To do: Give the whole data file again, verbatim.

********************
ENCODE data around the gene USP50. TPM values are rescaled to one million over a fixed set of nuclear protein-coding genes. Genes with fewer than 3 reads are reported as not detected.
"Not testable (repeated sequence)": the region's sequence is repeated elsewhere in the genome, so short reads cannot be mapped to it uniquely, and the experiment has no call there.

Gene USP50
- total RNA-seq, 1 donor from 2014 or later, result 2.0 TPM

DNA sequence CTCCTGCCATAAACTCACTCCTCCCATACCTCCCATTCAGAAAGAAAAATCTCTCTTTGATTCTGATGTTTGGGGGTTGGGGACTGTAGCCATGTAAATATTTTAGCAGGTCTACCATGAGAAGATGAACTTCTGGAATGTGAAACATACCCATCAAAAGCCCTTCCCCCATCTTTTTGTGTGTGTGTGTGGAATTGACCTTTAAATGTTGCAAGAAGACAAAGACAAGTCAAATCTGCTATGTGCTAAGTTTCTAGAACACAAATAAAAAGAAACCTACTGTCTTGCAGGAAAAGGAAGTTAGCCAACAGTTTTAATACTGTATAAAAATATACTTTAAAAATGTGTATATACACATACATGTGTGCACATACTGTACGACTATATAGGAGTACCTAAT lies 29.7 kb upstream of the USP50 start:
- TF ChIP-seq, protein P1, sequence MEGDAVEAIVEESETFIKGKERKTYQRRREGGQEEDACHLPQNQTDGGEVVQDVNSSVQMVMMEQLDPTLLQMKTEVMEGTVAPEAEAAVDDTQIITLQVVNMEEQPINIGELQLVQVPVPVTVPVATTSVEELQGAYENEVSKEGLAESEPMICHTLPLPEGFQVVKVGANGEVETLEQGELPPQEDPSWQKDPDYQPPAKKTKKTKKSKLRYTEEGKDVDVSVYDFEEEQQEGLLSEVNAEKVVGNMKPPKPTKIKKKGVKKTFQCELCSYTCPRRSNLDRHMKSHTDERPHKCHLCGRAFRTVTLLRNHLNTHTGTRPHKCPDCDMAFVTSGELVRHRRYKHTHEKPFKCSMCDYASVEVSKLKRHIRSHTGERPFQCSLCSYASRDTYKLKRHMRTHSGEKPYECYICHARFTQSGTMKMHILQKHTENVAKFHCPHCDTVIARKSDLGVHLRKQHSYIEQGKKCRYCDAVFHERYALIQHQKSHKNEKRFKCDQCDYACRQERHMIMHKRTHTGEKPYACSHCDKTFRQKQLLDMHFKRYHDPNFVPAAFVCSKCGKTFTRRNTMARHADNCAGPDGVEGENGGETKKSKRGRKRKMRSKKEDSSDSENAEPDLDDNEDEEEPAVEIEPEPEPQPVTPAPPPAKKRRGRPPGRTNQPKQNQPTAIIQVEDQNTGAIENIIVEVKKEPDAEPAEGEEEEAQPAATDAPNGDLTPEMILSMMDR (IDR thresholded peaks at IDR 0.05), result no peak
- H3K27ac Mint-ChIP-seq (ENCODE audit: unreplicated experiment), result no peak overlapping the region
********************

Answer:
ENCODE data around the gene USP50. TPM values are rescaled to one million over a fixed set of nuclear protein-coding genes. Genes with fewer than 3 reads are reported as not detected.
"Not testable (repeated sequence)": the region's sequence is repeated elsewhere in the genome, so short reads cannot be mapped to it uniquely, and the experiment has no call there.

Gene USP50
- total RNA-seq, 1 donor from 2014 or later, result 2.0 TPM

DNA sequence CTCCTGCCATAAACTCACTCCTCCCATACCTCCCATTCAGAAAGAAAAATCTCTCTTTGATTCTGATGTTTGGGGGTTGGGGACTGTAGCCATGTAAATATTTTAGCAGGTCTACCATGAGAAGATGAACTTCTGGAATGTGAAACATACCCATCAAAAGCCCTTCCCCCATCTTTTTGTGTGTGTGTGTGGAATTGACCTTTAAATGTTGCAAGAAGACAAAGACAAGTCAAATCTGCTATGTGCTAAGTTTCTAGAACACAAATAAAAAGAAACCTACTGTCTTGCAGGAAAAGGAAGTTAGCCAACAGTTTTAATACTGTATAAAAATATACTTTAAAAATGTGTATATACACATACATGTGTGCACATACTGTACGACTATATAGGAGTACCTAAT lies 29.7 kb upstream of the USP50 start:
- TF ChIP-seq, protein P1, sequence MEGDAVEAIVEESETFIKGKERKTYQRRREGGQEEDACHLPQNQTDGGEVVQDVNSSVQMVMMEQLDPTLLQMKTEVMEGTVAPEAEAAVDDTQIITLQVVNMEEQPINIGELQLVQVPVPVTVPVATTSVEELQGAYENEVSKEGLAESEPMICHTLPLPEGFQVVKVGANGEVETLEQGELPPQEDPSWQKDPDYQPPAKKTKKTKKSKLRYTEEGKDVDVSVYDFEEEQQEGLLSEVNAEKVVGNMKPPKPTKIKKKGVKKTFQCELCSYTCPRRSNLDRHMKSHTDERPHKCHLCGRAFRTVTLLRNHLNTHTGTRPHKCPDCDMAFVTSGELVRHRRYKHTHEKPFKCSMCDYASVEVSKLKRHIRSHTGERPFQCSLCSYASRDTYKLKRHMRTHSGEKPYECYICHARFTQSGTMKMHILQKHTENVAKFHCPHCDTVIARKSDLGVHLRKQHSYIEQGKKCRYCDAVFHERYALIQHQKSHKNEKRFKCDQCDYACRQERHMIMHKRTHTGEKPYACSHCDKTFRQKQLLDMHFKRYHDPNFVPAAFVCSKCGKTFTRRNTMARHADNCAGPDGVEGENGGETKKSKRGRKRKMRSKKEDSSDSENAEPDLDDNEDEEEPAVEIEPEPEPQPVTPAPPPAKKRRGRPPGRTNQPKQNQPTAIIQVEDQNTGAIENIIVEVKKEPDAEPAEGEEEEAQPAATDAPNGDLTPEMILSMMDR (IDR thresholded peaks at IDR 0.05), result no peak
- H3K27ac Mint-ChIP-seq (ENCODE audit: unreplicated experiment), result no peak overlapping the region